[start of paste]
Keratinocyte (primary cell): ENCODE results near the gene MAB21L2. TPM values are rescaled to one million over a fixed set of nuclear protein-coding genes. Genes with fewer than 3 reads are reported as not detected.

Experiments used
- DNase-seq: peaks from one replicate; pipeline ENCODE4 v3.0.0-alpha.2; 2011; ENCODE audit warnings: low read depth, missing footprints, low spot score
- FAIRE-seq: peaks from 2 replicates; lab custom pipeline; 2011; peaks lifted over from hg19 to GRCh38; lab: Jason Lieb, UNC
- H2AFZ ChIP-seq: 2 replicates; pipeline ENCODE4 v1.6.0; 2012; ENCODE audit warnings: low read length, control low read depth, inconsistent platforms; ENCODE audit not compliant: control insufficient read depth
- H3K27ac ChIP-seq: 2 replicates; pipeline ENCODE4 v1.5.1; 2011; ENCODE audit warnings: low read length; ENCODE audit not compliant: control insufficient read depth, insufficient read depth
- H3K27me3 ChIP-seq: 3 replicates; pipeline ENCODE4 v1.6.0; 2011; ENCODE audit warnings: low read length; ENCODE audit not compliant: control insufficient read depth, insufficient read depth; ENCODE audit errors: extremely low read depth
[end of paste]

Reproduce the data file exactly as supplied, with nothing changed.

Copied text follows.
Keratinocyte (primary cell): ENCODE results near the gene MAB21L2. TPM values are rescaled to one million over a fixed set of nuclear protein-coding genes. Genes with fewer than 3 reads are reported as not detected.

Experiments used
- DNase-seq: peaks from one replicate; pipeline ENCODE4 v3.0.0-alpha.2; 2011; ENCODE audit warnings: low read depth, missing footprints, low spot score
- FAIRE-seq: peaks from 2 replicates; lab custom pipeline; 2011; peaks lifted over from hg19 to GRCh38; lab: Jason Lieb, UNC
- H2AFZ ChIP-seq: 2 replicates; pipeline ENCODE4 v1.6.0; 2012; ENCODE audit warnings: low read length, control low read depth, inconsistent platforms; ENCODE audit not compliant: control insufficient read depth
- H3K27ac ChIP-seq: 2 replicates; pipeline ENCODE4 v1.5.1; 2011; ENCODE audit warnings: low read length; ENCODE audit not compliant: control insufficient read depth, insufficient read depth
- H3K27me3 ChIP-seq: 3 replicates; pipeline ENCODE4 v1.6.0; 2011; ENCODE audit warnings: low read length; ENCODE audit not compliant: control insufficient read depth, insufficient read depth; ENCODE audit errors: extremely low read depth